The Ontario Public Service Employees Union (OPSEU/SEFPO) has announced that as of 12:01 a.m. on July 21, safety inspectors who are in charge of inspecting elevators, amusement park rides, boilers and pressure devices, nuclear power plants, and facilities that store and handle fuels will be in a legal strike position.
On July 4, the Ministry of Labour released the “no board” report, starting the 17-day countdown to a legally sanctioned strike or lockout. OPSEU/SEFPO is the union that represents the 170 inspectors at the Technical Standards and Safety Authority (TSSA).
OPSEU/SEFPO Local 546 members first began contract negotiations in November 2021 after unionizing earlier that year. The members voted 89% in favour of a strike mandate in May 2022 due to their employer’s lack of cooperation during negotiation meetings. Mediation sessions have been set between the OPSEU/SEFPO Local 546 bargaining team and the TSSA in advance of the July 21 strike deadline.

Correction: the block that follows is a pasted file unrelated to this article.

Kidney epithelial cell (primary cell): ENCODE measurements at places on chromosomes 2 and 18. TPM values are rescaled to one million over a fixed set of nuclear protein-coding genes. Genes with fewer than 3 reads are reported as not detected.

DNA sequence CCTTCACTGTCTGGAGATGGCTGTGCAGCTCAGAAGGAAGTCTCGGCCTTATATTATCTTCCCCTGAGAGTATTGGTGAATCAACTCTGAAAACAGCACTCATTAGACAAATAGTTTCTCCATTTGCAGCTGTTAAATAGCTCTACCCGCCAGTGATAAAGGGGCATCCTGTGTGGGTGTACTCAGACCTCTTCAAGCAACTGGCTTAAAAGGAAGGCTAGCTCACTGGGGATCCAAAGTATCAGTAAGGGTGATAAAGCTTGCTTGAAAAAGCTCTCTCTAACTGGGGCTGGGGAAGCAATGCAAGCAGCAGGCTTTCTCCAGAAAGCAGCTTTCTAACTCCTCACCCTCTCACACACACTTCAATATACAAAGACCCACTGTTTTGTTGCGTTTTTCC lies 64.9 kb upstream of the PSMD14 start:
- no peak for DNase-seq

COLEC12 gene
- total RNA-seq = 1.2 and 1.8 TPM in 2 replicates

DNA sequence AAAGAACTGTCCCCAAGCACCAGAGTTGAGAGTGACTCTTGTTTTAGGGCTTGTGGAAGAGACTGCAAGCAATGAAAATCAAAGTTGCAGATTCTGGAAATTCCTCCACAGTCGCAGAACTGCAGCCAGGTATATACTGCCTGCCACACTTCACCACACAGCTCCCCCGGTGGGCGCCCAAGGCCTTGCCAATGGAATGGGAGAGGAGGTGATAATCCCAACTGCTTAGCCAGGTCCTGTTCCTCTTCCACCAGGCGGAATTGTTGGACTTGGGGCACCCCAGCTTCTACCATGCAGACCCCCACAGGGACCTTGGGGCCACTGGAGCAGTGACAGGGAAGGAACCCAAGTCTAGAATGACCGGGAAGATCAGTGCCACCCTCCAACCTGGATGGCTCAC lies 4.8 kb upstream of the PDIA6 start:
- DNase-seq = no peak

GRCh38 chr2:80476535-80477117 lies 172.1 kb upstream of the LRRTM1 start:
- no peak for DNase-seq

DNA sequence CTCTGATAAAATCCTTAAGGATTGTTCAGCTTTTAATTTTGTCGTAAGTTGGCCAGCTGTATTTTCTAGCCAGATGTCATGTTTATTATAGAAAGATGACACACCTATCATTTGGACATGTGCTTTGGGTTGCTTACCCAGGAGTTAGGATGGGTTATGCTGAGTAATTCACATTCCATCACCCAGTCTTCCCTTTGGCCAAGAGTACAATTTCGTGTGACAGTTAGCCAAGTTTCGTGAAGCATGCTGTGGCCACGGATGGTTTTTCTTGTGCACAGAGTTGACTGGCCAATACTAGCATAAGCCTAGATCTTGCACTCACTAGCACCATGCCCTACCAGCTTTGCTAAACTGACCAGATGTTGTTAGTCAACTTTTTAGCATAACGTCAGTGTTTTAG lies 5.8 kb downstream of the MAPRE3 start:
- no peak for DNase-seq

The safety inspectors work in every corner of Ontario, ensuring compliance with safety legislation.
OPSEU/SEFPO Local 546 Bargaining Chair Cory Knipe stated,
“We’re bargaining for a stronger voice at TSSA because we are qualified experts on the frontlines who know what’s needed to keep Ontarians safe. We’re determined to negotiate fairly and achieve a strong contract – one that reflects our value and respects our expertise. It’s our hope that TSSA will start doing the same so that we can avoid a strike and focus on keeping Ontario safe.”
Message from the Canadian Elevator Association of Canada (CECA)
TSSA’s Elevating Devices Director Roger Neate let CECA know that they are hopeful that the negotiations will not result in a strike.
Neate stated that if a strike does happen, TSSA has contingency plans to ensure that a reduced number of initial inspections, modernization inspections and other critical field functions can continue. The inspections will be prioritized for items like critical infrastructure, safety locations, high priority sites, etc. (for example a modernization of a high building with a single elevator would be prioritized over the modernization inspection of one car in a triplex).